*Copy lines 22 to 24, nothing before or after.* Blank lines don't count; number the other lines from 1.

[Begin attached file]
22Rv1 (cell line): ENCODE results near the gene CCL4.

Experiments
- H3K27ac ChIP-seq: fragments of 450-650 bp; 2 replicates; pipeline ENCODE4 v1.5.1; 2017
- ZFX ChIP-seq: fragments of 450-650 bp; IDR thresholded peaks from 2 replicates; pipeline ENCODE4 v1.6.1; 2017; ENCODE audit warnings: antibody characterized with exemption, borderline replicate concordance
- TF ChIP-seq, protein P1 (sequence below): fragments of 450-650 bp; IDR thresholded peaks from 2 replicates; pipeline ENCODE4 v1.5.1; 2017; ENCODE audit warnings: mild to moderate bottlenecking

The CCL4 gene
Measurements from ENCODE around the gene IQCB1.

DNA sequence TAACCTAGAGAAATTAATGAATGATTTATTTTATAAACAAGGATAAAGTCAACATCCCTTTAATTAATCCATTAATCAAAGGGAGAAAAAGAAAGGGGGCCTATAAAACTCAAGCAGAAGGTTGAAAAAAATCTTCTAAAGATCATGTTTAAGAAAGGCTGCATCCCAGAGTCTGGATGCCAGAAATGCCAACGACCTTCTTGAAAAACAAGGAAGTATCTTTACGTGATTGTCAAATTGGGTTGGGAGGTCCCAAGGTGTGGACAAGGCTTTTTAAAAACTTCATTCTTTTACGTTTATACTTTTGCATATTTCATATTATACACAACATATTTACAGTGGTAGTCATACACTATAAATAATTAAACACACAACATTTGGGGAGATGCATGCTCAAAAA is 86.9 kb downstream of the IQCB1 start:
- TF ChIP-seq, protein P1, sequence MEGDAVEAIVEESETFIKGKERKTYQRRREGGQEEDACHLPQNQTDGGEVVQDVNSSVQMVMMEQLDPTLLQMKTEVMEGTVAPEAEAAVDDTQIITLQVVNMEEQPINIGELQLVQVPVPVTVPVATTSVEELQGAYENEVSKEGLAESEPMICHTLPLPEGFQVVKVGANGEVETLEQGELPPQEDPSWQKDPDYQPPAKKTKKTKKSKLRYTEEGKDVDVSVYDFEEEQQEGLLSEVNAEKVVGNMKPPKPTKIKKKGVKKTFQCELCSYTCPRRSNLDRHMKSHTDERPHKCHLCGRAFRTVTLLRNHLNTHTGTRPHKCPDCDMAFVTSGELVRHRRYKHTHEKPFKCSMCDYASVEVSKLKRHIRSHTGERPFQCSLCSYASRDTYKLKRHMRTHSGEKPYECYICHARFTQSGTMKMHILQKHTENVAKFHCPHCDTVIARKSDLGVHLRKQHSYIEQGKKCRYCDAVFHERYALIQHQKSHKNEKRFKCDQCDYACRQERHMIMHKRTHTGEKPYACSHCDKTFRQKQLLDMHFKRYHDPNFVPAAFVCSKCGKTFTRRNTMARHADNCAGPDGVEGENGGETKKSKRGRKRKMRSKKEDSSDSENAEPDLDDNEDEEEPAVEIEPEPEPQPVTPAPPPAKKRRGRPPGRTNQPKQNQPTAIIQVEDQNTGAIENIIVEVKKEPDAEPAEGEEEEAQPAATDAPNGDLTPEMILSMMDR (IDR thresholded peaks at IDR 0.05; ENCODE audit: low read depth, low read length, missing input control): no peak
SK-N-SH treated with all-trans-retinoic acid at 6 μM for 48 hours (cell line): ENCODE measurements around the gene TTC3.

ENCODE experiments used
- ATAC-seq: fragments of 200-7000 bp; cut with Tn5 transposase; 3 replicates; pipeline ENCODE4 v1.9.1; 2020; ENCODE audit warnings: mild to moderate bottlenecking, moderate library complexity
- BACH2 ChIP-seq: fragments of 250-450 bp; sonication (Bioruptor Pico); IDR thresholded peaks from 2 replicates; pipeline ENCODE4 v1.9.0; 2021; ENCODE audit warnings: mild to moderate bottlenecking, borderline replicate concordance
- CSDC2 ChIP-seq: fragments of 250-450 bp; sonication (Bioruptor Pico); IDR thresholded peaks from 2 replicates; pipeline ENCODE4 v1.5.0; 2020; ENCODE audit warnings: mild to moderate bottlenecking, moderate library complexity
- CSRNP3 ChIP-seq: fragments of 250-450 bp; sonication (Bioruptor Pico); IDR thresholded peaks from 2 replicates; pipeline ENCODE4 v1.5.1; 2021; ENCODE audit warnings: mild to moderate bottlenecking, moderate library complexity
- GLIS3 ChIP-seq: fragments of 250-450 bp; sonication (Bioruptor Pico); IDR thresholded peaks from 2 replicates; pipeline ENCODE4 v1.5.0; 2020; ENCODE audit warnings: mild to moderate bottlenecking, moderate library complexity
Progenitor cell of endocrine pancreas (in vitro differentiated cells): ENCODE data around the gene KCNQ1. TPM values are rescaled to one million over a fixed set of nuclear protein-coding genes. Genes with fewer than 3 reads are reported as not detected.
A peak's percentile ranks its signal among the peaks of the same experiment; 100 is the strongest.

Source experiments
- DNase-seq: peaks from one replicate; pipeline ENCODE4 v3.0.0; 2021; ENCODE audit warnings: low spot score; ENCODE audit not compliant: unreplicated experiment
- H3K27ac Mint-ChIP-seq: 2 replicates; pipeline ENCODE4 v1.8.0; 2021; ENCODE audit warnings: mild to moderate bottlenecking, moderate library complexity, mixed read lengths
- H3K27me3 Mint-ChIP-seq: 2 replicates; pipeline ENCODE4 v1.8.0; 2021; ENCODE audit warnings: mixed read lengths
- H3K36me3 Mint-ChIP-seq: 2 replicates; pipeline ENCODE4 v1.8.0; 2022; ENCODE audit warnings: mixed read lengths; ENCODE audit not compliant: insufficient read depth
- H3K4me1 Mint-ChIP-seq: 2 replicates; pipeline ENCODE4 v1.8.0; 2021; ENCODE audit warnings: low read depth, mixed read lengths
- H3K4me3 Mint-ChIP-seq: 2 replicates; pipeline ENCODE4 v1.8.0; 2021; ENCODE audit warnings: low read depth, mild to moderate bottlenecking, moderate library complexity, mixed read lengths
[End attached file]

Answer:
- H3K27me3 Mint-ChIP-seq: 2 replicates; pipeline ENCODE4 v1.8.0; 2021; ENCODE audit warnings: mixed read lengths
- H3K36me3 Mint-ChIP-seq: 2 replicates; pipeline ENCODE4 v1.8.0; 2022; ENCODE audit warnings: mixed read lengths; ENCODE audit not compliant: insufficient read depth
- H3K4me1 Mint-ChIP-seq: 2 replicates; pipeline ENCODE4 v1.8.0; 2021; ENCODE audit warnings: low read depth, mixed read lengths